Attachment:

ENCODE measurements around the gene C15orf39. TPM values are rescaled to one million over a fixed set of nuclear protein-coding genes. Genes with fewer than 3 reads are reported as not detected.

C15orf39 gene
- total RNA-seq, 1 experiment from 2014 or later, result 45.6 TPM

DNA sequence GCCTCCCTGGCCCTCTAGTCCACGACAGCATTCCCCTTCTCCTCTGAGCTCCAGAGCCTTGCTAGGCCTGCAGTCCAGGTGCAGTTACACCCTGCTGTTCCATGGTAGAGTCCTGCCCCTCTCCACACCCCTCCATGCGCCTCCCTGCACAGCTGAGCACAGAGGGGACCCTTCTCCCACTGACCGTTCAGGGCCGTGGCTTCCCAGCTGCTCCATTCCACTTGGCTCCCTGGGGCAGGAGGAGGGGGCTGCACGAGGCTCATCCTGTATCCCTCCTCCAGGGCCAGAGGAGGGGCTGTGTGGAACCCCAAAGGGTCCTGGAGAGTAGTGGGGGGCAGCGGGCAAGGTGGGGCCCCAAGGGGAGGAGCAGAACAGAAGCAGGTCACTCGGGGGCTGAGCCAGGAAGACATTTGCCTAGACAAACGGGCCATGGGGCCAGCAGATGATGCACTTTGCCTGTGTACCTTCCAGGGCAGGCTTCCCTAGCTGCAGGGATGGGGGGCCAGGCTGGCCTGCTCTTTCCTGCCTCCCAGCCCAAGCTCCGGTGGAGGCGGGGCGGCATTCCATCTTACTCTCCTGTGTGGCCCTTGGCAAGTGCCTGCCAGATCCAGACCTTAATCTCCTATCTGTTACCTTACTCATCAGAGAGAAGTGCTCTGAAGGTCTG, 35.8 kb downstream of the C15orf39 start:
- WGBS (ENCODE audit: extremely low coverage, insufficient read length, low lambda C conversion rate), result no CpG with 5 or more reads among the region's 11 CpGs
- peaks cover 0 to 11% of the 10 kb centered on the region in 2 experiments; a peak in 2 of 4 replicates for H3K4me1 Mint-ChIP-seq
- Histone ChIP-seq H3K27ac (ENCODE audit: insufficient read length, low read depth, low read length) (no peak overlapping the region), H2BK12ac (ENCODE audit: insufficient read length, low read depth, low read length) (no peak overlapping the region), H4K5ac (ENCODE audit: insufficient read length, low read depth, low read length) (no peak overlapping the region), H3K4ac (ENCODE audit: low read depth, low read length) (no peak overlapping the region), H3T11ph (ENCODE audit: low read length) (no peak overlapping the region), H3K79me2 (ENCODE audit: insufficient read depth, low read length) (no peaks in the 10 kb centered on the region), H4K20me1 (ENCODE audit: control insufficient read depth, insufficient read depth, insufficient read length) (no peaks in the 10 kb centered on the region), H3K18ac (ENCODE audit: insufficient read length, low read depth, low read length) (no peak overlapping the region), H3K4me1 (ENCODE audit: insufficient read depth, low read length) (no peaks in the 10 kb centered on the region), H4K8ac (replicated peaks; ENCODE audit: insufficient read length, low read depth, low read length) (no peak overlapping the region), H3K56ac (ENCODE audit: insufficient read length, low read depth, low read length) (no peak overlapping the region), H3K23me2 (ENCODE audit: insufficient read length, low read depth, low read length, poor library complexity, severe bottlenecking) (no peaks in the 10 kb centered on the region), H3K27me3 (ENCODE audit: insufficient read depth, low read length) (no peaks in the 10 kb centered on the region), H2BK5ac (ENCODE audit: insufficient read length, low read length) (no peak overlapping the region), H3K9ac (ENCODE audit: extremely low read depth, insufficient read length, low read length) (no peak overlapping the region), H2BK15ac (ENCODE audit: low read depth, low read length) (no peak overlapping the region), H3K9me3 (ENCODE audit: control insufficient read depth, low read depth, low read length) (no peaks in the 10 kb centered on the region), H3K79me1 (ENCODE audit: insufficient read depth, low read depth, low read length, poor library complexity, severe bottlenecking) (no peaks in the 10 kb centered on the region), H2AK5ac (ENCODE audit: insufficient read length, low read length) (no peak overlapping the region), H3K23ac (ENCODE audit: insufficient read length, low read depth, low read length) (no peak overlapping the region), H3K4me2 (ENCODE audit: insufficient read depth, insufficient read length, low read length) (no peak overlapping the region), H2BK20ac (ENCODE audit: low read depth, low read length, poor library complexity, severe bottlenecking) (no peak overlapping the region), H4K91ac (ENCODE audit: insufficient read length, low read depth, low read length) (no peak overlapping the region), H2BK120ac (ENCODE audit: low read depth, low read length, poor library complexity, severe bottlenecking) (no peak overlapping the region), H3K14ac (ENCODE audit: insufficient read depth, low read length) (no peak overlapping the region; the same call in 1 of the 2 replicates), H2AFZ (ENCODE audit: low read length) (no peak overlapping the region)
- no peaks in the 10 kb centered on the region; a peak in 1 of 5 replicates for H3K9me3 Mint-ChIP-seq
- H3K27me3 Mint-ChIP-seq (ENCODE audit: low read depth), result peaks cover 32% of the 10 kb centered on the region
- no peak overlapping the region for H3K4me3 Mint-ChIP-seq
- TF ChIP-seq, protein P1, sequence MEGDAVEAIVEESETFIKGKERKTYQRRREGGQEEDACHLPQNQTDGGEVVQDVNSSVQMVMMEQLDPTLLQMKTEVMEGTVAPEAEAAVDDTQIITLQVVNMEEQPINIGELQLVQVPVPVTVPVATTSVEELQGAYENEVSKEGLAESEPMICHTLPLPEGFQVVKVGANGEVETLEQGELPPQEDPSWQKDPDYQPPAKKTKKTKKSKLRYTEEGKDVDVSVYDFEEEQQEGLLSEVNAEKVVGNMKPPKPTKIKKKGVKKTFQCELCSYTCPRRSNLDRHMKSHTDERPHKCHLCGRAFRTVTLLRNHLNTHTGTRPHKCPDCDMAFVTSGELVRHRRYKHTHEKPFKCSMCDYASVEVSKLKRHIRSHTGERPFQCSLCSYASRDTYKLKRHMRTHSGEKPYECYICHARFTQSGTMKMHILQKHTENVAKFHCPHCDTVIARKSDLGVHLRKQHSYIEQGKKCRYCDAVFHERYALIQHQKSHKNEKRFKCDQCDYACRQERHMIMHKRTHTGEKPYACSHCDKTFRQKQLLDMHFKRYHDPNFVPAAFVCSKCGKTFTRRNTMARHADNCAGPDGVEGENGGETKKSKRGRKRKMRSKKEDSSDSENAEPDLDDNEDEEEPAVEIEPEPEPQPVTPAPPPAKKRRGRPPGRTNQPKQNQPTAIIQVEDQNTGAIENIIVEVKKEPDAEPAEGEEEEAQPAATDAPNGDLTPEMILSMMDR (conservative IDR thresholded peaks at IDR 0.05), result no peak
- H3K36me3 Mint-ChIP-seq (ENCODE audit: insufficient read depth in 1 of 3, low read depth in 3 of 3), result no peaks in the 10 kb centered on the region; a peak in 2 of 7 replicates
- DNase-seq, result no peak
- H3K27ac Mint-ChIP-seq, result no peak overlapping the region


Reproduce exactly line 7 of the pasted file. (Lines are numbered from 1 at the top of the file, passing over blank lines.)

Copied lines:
- Histone ChIP-seq H3K27ac (ENCODE audit: insufficient read length, low read depth, low read length) (no peak overlapping the region), H2BK12ac (ENCODE audit: insufficient read length, low read depth, low read length) (no peak overlapping the region), H4K5ac (ENCODE audit: insufficient read length, low read depth, low read length) (no peak overlapping the region), H3K4ac (ENCODE audit: low read depth, low read length) (no peak overlapping the region), H3T11ph (ENCODE audit: low read length) (no peak overlapping the region), H3K79me2 (ENCODE audit: insufficient read depth, low read length) (no peaks in the 10 kb centered on the region), H4K20me1 (ENCODE audit: control insufficient read depth, insufficient read depth, insufficient read length) (no peaks in the 10 kb centered on the region), H3K18ac (ENCODE audit: insufficient read length, low read depth, low read length) (no peak overlapping the region), H3K4me1 (ENCODE audit: insufficient read depth, low read length) (no peaks in the 10 kb centered on the region), H4K8ac (replicated peaks; ENCODE audit: insufficient read length, low read depth, low read length) (no peak overlapping the region), H3K56ac (ENCODE audit: insufficient read length, low read depth, low read length) (no peak overlapping the region), H3K23me2 (ENCODE audit: insufficient read length, low read depth, low read length, poor library complexity, severe bottlenecking) (no peaks in the 10 kb centered on the region), H3K27me3 (ENCODE audit: insufficient read depth, low read length) (no peaks in the 10 kb centered on the region), H2BK5ac (ENCODE audit: insufficient read length, low read length) (no peak overlapping the region), H3K9ac (ENCODE audit: extremely low read depth, insufficient read length, low read length) (no peak overlapping the region), H2BK15ac (ENCODE audit: low read depth, low read length) (no peak overlapping the region), H3K9me3 (ENCODE audit: control insufficient read depth, low read depth, low read length) (no peaks in the 10 kb centered on the region), H3K79me1 (ENCODE audit: insufficient read depth, low read depth, low read length, poor library complexity, severe bottlenecking) (no peaks in the 10 kb centered on the region), H2AK5ac (ENCODE audit: insufficient read length, low read length) (no peak overlapping the region), H3K23ac (ENCODE audit: insufficient read length, low read depth, low read length) (no peak overlapping the region), H3K4me2 (ENCODE audit: insufficient read depth, insufficient read length, low read length) (no peak overlapping the region), H2BK20ac (ENCODE audit: low read depth, low read length, poor library complexity, severe bottlenecking) (no peak overlapping the region), H4K91ac (ENCODE audit: insufficient read length, low read depth, low read length) (no peak overlapping the region), H2BK120ac (ENCODE audit: low read depth, low read length, poor library complexity, severe bottlenecking) (no peak overlapping the region), H3K14ac (ENCODE audit: insufficient read depth, low read length) (no peak overlapping the region; the same call in 1 of the 2 replicates), H2AFZ (ENCODE audit: low read length) (no peak overlapping the region)